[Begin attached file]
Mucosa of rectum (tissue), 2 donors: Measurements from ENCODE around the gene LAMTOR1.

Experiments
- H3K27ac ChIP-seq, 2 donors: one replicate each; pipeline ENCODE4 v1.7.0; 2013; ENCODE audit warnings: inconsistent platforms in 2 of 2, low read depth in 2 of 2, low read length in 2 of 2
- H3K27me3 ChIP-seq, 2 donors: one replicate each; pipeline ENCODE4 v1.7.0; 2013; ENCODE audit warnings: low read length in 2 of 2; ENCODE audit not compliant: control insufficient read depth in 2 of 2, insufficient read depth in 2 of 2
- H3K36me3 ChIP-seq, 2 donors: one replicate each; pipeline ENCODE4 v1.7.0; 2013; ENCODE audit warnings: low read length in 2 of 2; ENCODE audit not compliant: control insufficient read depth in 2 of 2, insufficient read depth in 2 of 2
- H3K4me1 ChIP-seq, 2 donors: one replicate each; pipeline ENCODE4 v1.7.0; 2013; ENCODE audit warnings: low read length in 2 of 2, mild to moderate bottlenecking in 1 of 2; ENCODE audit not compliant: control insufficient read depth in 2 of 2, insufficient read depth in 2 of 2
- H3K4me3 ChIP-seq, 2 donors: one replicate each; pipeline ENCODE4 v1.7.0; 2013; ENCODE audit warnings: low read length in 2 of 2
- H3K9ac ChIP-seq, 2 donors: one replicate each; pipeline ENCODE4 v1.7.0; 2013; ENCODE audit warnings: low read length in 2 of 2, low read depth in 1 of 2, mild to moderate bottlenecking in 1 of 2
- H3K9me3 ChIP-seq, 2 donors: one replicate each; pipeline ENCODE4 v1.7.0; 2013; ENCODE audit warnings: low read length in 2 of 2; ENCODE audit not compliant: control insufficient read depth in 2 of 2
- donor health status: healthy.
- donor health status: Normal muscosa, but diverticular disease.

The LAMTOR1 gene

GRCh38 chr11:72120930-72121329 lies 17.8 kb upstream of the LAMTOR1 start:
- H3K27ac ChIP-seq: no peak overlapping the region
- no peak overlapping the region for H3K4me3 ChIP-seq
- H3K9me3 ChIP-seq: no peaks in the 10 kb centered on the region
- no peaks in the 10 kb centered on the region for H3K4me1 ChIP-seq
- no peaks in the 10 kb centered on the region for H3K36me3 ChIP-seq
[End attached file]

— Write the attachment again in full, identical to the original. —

Mucosa of rectum (tissue), 2 donors: Measurements from ENCODE around the gene LAMTOR1.

Experiments
- H3K27ac ChIP-seq, 2 donors: one replicate each; pipeline ENCODE4 v1.7.0; 2013; ENCODE audit warnings: inconsistent platforms in 2 of 2, low read depth in 2 of 2, low read length in 2 of 2
- H3K27me3 ChIP-seq, 2 donors: one replicate each; pipeline ENCODE4 v1.7.0; 2013; ENCODE audit warnings: low read length in 2 of 2; ENCODE audit not compliant: control insufficient read depth in 2 of 2, insufficient read depth in 2 of 2
- H3K36me3 ChIP-seq, 2 donors: one replicate each; pipeline ENCODE4 v1.7.0; 2013; ENCODE audit warnings: low read length in 2 of 2; ENCODE audit not compliant: control insufficient read depth in 2 of 2, insufficient read depth in 2 of 2
- H3K4me1 ChIP-seq, 2 donors: one replicate each; pipeline ENCODE4 v1.7.0; 2013; ENCODE audit warnings: low read length in 2 of 2, mild to moderate bottlenecking in 1 of 2; ENCODE audit not compliant: control insufficient read depth in 2 of 2, insufficient read depth in 2 of 2
- H3K4me3 ChIP-seq, 2 donors: one replicate each; pipeline ENCODE4 v1.7.0; 2013; ENCODE audit warnings: low read length in 2 of 2
- H3K9ac ChIP-seq, 2 donors: one replicate each; pipeline ENCODE4 v1.7.0; 2013; ENCODE audit warnings: low read length in 2 of 2, low read depth in 1 of 2, mild to moderate bottlenecking in 1 of 2
- H3K9me3 ChIP-seq, 2 donors: one replicate each; pipeline ENCODE4 v1.7.0; 2013; ENCODE audit warnings: low read length in 2 of 2; ENCODE audit not compliant: control insufficient read depth in 2 of 2
- donor health status: healthy.
- donor health status: Normal muscosa, but diverticular disease.

The LAMTOR1 gene

GRCh38 chr11:72120930-72121329 lies 17.8 kb upstream of the LAMTOR1 start:
- H3K27ac ChIP-seq: no peak overlapping the region
- no peak overlapping the region for H3K4me3 ChIP-seq
- H3K9me3 ChIP-seq: no peaks in the 10 kb centered on the region
- no peaks in the 10 kb centered on the region for H3K4me1 ChIP-seq
- no peaks in the 10 kb centered on the region for H3K36me3 ChIP-seq